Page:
GDPR

First of all, thanks to everyone who replied to my question. I read a couple of articles on this and the more I read the more confused I got, which is not surprising since I am old and set in my ways. I don’t do TECH and that is apparent on my blog. I try new things and just when I think it’s safe to go back in the water….yikes! A new rule arrives. Here is the gist of it as far as I can see, and of course I am nearsighted:

Most of the articles that popped up were from businesses wanting you to purchase their app. Probably the reason it’s popping up so much in WP for me is because I block cookies and ads as much as possible.

I complained about this when I had to upgrade my email account on yahoo, one I’ve had since 1999. I lost old addresses, now have a cluster of new ones mainly businesses which I never contact, and always ads in my inbox which blocked as spam, keep reappearing. Needless to say I am terribly disappointed in their new format and when asked, tell them so.

You can teach an old dog new tricks if they want to learn, but what if they don’t?

https://rugby843.blog

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6 thoughts on “GDPR

  1. Many bloggers are overly concerned with GDPR than they need to be. If you own your own domain and have an email list, then yes, you need to change your opt-in/opt-out process slightly. For those on WP.com sites, they handle all that…which is why any blog that you have not already visited after GDPR deadline will have the new “accept cookie” notification. Most WP.com sites use cookies simply to remember who has visited that site AND in regards to the comment section. Some bloggers have already made their jobs much easier by not requiring email addresses at the time of making a comment. I always thought that weird and never commented if they wanted my email address. One problem with GDPR implementation (as far as the new rules goes), is that people don’t understand what it is really. I was talking with one person who was upset because they thought they needed to close their blog (hosted on a private domain), but they did not maintain a mailing list, customer database, or use cookies on their site. Needless to say they were quite relieved to know they didn’t need to close. I have noticed many sites on WP.com have gone private because they think that will solve the issue. Even the most complex websites can meet requirements with a short checklist (not that the coding is always that easy). Most ethical sites have nothing to fear because they set up their sites the way they like to browse…no ads, no cookies, no widgets. All those things collect some form of personal information. In the long run, it will make unsubscribing from newsletters you never meant to sign up for much easier. Mailing lists are no longer allowed to have pre-selected boxes.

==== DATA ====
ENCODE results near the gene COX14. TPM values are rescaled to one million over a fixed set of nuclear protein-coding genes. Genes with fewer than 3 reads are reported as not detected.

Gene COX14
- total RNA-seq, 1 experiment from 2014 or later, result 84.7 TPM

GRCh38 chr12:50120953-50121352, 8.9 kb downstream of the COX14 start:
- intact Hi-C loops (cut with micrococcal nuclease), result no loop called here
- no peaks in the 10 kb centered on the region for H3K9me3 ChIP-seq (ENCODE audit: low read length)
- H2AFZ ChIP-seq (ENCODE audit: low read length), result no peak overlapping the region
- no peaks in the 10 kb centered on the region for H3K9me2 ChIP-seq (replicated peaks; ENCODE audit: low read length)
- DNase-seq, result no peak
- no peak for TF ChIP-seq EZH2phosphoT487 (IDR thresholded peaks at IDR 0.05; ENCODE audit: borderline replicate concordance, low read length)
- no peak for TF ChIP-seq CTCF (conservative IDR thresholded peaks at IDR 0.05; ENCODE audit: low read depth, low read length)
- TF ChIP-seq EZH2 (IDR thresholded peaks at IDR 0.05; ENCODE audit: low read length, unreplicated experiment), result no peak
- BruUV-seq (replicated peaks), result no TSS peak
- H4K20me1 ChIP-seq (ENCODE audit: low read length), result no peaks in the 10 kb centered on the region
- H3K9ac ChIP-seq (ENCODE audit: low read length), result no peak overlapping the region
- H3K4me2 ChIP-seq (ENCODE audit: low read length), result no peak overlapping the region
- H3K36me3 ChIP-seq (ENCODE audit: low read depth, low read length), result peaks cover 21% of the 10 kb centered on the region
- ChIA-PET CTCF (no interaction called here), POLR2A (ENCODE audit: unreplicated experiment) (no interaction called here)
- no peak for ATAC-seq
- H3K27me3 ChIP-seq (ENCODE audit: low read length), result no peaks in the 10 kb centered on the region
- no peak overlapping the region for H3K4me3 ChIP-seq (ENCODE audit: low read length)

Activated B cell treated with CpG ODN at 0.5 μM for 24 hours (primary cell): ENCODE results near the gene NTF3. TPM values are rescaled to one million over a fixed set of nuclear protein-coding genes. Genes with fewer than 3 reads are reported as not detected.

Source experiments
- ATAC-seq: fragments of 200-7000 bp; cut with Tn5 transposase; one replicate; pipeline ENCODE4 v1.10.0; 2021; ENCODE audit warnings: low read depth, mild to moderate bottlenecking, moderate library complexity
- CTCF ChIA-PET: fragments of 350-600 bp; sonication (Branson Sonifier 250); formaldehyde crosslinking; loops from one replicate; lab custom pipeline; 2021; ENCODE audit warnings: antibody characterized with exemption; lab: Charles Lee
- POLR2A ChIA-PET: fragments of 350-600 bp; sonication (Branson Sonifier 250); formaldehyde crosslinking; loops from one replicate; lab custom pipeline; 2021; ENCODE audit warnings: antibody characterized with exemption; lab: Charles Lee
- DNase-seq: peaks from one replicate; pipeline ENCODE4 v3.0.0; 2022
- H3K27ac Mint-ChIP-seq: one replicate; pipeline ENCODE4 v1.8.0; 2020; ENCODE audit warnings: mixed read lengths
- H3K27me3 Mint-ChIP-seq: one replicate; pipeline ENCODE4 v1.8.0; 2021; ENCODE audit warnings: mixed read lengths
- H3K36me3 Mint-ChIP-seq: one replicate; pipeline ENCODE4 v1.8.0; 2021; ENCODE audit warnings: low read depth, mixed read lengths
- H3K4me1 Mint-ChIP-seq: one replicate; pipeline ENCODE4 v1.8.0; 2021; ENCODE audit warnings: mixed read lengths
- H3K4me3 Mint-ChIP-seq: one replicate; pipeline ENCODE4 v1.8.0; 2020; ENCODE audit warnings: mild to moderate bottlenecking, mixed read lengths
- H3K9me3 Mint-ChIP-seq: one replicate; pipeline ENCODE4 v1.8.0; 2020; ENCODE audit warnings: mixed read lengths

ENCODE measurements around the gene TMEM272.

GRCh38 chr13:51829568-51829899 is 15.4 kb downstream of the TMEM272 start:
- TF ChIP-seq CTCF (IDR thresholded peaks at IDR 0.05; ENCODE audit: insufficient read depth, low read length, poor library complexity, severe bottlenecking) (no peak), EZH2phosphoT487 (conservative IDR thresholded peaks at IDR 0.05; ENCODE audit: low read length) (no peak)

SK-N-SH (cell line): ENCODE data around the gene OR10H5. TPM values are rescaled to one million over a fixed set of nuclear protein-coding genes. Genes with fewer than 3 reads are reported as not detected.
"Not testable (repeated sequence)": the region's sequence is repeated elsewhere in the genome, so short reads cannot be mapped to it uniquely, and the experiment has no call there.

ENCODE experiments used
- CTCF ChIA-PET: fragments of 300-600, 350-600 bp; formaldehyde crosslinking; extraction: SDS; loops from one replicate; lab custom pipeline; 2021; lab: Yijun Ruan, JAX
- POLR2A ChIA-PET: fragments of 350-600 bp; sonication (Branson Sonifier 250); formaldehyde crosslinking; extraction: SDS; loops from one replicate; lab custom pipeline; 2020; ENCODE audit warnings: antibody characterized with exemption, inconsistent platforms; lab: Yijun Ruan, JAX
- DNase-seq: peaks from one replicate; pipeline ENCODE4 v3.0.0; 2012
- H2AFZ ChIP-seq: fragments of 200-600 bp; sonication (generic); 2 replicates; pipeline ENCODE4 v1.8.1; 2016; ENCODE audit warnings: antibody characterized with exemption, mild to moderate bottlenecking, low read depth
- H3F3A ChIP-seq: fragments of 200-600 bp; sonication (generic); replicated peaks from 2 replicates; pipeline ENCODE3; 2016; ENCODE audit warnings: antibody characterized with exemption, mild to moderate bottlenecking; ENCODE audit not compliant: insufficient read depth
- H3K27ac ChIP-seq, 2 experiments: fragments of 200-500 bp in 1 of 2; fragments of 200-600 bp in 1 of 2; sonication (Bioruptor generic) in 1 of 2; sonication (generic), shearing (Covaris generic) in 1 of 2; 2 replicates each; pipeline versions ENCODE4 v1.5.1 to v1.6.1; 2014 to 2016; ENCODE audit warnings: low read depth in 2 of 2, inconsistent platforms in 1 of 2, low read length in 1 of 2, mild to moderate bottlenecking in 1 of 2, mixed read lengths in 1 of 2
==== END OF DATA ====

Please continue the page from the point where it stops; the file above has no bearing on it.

Liked by 1 person

  2. GDPR is a great confusion and burden for bloggers. I now included a privacy police in my blog, deleted all share buttons and now have also this stupid cookie-button. Whether this is all now in compliance, I really do not know, at least I have shown my good will. A lot of blogs already closed, in privacy modus or without the possibility to like and/or comment anymore. How ridiculous and annoying!

    Liked by 1 person

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